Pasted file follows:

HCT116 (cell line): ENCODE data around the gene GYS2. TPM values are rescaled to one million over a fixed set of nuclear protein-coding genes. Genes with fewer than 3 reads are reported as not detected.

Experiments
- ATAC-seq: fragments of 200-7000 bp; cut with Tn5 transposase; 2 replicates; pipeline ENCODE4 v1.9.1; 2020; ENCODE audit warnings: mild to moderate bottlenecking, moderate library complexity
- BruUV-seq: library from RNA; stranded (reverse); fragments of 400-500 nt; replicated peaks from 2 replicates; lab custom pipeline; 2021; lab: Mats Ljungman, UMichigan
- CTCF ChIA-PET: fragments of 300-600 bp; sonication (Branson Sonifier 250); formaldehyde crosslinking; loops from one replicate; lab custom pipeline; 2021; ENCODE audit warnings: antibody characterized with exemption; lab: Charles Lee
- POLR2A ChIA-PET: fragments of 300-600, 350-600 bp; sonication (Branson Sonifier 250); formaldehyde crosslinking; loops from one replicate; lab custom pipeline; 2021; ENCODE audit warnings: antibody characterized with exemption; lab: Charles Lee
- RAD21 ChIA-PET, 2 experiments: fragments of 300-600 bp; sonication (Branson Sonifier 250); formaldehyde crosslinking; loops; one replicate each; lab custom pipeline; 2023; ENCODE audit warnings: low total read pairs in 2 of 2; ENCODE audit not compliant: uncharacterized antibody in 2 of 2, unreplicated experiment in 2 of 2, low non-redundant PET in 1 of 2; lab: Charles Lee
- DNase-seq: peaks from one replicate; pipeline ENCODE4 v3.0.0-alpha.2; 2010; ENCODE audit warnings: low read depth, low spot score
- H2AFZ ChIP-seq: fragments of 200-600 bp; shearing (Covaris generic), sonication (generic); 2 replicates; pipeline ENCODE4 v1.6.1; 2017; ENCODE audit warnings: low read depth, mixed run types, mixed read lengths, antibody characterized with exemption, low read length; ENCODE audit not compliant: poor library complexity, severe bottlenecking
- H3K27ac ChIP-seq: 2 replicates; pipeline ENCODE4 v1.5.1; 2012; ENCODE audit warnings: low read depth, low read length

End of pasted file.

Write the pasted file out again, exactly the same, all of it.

HCT116 (cell line): ENCODE data around the gene GYS2. TPM values are rescaled to one million over a fixed set of nuclear protein-coding genes. Genes with fewer than 3 reads are reported as not detected.

Experiments
- ATAC-seq: fragments of 200-7000 bp; cut with Tn5 transposase; 2 replicates; pipeline ENCODE4 v1.9.1; 2020; ENCODE audit warnings: mild to moderate bottlenecking, moderate library complexity
- BruUV-seq: library from RNA; stranded (reverse); fragments of 400-500 nt; replicated peaks from 2 replicates; lab custom pipeline; 2021; lab: Mats Ljungman, UMichigan
- CTCF ChIA-PET: fragments of 300-600 bp; sonication (Branson Sonifier 250); formaldehyde crosslinking; loops from one replicate; lab custom pipeline; 2021; ENCODE audit warnings: antibody characterized with exemption; lab: Charles Lee
- POLR2A ChIA-PET: fragments of 300-600, 350-600 bp; sonication (Branson Sonifier 250); formaldehyde crosslinking; loops from one replicate; lab custom pipeline; 2021; ENCODE audit warnings: antibody characterized with exemption; lab: Charles Lee
- RAD21 ChIA-PET, 2 experiments: fragments of 300-600 bp; sonication (Branson Sonifier 250); formaldehyde crosslinking; loops; one replicate each; lab custom pipeline; 2023; ENCODE audit warnings: low total read pairs in 2 of 2; ENCODE audit not compliant: uncharacterized antibody in 2 of 2, unreplicated experiment in 2 of 2, low non-redundant PET in 1 of 2; lab: Charles Lee
- DNase-seq: peaks from one replicate; pipeline ENCODE4 v3.0.0-alpha.2; 2010; ENCODE audit warnings: low read depth, low spot score
- H2AFZ ChIP-seq: fragments of 200-600 bp; shearing (Covaris generic), sonication (generic); 2 replicates; pipeline ENCODE4 v1.6.1; 2017; ENCODE audit warnings: low read depth, mixed run types, mixed read lengths, antibody characterized with exemption, low read length; ENCODE audit not compliant: poor library complexity, severe bottlenecking
- H3K27ac ChIP-seq: 2 replicates; pipeline ENCODE4 v1.5.1; 2012; ENCODE audit warnings: low read depth, low read length